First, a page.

The year was 1992, and digital effects were on the rise, with Jurassic Park and the aforementioned Terminator 2 changing the game forever. Francis Ford Coppola was in the process of making the gothic masterpiece Bram Stoker's Dracula while Keanu Reeves was simultaneously working on ruining the very same masterpiece.
Come on, act! At least move an eyebrow!
The big-budget project was to have a stylized, surreal look in every frame. The studio, going through a CG craze, dropped its top visual effects artists in the director's lap so they could paint everything in pixels and Phantom Menace that shit.
In response, Coppola fired every one of them and replaced them with his 29-year-old son, Roman. The result is a movie with effects that were 100 percent done "in camera." That is, what you see is what they shot. It doesn't sound that impressive at first, but then you start looking at the kind of shots they needed to get. What on the page was to be as simple as Reeves taking a train ride, wound up looking like this in the movie:
That's a shot out the window of the train where we see Gary Oldman's stare, hovering in the clouds for some reason. To get that, they actually filmed a model landscape moving with the eyes projected on it, then projected the whole thing in back of Reeves sitting in the train. It's a projection of a projection on a projection. And that was a piece of cake compared with this:
Normally, this book-train montage shot would be a cinch: You shoot your train, shoot your book and put it all together in the computer.
Fuck that! To get that shot, they actually built a model train and a gigantic book. Then they filmed it. What you see is what was actually there.
For those who haven't seen this film, all you need to know is that a large portion of it takes place inside Jim Carrey's deteriorating psyche as he is reliving old memories that are being simultaneously erased. The result is that as he goes through his own degrading memories, they skip around like a scratched CD, creating an extremely disjointed and surreal world where characters and settings rapidly pop in and out with no rhyme or reason.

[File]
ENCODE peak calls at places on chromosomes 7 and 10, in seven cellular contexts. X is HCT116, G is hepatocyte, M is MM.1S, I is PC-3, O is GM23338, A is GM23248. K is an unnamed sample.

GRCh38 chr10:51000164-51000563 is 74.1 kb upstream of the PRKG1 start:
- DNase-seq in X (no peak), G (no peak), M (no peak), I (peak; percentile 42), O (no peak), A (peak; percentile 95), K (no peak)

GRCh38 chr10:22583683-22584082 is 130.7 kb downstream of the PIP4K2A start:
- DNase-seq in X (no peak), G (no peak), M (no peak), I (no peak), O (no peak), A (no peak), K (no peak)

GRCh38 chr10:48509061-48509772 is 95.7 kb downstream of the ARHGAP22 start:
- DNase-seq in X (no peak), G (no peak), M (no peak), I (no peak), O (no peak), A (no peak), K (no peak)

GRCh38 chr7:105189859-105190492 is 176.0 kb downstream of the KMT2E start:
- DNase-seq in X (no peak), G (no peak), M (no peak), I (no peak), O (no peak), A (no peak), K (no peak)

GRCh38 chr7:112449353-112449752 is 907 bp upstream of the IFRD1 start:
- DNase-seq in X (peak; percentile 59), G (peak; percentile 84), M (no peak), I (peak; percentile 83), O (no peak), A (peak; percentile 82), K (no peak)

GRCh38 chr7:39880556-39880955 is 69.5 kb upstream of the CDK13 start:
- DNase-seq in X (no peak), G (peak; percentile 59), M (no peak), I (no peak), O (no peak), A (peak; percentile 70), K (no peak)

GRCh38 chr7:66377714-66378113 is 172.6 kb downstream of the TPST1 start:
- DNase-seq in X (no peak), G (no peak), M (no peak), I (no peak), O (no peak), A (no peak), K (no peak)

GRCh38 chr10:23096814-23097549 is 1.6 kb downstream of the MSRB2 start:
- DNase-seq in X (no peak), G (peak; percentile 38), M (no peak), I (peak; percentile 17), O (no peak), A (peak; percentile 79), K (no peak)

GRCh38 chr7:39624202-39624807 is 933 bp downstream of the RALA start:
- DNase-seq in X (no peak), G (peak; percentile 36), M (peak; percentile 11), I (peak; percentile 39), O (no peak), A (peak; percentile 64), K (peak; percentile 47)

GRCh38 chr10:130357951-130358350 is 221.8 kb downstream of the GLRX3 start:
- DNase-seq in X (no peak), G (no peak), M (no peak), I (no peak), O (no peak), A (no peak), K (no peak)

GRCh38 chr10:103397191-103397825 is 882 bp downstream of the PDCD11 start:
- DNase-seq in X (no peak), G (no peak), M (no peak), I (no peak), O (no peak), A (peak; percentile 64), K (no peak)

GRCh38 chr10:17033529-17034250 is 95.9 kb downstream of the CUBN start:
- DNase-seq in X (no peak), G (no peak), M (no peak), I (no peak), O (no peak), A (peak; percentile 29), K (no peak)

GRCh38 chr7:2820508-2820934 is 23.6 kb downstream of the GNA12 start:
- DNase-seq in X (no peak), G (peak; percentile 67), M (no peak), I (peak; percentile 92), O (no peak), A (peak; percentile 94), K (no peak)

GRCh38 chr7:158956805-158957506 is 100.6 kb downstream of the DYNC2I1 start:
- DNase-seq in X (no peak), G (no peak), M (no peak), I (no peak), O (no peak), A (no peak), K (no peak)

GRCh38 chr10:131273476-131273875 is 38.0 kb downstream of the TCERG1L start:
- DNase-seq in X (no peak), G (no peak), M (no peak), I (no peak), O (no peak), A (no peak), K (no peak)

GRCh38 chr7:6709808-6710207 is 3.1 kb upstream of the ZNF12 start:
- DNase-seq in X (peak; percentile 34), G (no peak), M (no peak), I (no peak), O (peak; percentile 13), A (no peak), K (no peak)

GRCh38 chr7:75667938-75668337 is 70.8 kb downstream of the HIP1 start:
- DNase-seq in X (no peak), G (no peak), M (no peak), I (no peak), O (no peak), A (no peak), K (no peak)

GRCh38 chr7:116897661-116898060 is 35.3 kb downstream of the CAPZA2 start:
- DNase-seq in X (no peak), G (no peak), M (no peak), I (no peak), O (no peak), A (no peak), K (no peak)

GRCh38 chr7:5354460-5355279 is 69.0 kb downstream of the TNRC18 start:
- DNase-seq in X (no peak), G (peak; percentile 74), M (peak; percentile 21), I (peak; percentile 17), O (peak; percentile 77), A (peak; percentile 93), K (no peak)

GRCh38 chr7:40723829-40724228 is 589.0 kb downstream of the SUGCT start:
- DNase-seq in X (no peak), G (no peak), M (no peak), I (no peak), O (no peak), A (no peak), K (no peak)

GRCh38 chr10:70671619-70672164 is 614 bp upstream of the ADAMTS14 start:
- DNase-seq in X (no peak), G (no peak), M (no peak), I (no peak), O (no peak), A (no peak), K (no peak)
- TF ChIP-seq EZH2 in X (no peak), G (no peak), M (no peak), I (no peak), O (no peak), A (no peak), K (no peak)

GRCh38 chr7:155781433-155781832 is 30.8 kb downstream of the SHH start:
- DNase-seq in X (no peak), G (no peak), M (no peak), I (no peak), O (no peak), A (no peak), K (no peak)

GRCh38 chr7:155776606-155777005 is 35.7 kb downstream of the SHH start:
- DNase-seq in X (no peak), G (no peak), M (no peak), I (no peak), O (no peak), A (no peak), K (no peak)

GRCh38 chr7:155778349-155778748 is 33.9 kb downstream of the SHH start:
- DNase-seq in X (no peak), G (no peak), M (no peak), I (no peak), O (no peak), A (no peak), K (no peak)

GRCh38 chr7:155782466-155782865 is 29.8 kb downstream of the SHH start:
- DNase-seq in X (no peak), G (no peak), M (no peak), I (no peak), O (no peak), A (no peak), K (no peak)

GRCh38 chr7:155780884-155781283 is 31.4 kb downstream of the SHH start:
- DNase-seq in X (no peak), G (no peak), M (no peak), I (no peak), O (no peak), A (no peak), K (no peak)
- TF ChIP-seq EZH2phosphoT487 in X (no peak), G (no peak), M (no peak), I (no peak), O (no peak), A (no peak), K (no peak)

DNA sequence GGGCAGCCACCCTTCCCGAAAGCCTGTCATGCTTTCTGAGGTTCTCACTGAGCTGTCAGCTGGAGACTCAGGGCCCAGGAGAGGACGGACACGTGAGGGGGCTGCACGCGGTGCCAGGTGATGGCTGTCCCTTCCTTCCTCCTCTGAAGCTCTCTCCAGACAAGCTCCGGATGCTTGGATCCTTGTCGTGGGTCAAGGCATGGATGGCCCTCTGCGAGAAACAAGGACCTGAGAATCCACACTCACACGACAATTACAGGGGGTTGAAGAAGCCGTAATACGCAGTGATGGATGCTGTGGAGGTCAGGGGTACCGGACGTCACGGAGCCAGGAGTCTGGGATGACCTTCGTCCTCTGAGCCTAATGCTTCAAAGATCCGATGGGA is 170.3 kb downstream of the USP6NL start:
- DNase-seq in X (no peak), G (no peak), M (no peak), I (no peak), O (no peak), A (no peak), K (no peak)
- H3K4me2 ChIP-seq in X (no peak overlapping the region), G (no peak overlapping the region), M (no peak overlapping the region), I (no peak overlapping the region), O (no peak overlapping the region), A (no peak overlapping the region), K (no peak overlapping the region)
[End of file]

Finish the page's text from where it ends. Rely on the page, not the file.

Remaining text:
In some ways, its the most accurate portrayal of therapy we've ever seen.
For example, at one point Carrey's character, Joel, is having a fight with his girlfriend (Kate Winslet), who walks angrily into the bathroom only to completely disappear and transport into the kitchen, then transport to the front door before leaving -- all within the same shot.
Later, Joel walks in on ... himself, talking with the doctor who is later responsible for the memory wipe.
In a blink, the shot then turns from Joel to the doctor ...
... and then to another Joel, the Joel who is in the memory itself.
This keeps happening, back and forth, as the scene unfolds.
Once more, this doesn't seem like a big deal if you can just make a real Jim Carrey interact with a CGI Jim Carrey. This method is probably how the shots would have been done for this scene if Eternal Sunshine of the Spotless Mind had been directed by someone less insane than Michel Gondry.
Instead, Gondry relied on his theater background and insisted on pulling off the illusion using a technique known as "making his actors run and change costume really, really fast."
Above: Michel Gondry, quirking out with Jim Carrey.
No, really. For that scene where Kate Winslet seems to inexplicably appear in two separate rooms, they put a trap door in the bathroom and had her book it over to the kitchen before the camera got there -- then used a double as she left through the door.